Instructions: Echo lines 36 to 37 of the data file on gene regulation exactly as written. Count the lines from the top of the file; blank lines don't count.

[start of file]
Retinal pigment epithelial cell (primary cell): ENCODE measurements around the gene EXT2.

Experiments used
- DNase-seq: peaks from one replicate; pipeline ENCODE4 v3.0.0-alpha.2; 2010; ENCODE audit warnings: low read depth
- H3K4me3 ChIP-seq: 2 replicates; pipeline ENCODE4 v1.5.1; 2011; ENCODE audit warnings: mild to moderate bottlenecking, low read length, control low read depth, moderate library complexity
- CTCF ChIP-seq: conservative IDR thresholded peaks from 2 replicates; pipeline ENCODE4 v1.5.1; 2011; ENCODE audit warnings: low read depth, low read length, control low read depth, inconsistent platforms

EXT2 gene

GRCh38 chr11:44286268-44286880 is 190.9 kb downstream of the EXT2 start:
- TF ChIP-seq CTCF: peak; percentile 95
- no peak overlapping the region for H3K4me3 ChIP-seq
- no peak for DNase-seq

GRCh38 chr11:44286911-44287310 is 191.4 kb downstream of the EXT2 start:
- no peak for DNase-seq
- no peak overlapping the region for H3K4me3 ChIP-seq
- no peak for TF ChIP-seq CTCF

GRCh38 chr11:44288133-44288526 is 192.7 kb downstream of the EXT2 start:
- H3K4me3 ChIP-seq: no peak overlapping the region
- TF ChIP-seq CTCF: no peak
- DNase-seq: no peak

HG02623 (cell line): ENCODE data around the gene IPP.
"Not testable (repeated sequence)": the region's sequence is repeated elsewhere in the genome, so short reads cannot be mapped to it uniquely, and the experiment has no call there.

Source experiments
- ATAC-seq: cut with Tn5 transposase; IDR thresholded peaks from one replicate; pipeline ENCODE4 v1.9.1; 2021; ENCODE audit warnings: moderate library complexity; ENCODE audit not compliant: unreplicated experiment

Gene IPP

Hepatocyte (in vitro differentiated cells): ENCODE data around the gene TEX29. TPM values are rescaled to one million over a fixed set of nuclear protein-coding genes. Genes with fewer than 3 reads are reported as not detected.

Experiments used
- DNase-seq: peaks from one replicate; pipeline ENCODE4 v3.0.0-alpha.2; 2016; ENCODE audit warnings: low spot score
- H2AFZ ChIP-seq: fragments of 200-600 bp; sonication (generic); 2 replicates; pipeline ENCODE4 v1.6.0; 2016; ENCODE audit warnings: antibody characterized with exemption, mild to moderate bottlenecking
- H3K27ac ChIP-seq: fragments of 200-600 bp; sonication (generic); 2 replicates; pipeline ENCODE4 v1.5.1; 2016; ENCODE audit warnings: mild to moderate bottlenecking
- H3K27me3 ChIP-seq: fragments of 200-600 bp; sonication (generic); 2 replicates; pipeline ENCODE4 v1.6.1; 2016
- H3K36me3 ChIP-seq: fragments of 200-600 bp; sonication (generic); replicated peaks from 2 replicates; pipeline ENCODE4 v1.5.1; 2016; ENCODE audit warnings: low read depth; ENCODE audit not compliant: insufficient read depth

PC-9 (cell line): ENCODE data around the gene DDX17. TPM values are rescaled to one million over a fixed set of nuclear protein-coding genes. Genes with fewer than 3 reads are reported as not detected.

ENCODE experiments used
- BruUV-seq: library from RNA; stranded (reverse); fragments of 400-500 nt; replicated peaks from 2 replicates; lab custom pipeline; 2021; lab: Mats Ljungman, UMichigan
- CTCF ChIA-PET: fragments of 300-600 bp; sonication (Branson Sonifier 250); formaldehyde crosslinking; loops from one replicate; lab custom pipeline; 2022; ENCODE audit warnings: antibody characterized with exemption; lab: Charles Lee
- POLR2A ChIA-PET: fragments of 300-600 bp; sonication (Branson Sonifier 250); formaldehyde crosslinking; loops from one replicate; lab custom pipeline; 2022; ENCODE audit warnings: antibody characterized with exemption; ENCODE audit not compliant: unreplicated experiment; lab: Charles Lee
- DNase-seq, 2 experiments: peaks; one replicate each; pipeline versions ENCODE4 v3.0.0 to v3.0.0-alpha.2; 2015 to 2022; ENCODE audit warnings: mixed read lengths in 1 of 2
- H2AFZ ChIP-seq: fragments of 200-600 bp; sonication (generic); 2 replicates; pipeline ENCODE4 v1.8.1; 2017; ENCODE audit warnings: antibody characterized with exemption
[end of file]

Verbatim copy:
- DNase-seq, 2 experiments: peaks; one replicate each; pipeline versions ENCODE4 v3.0.0 to v3.0.0-alpha.2; 2015 to 2022; ENCODE audit warnings: mixed read lengths in 1 of 2
- H2AFZ ChIP-seq: fragments of 200-600 bp; sonication (generic); 2 replicates; pipeline ENCODE4 v1.8.1; 2017; ENCODE audit warnings: antibody characterized with exemption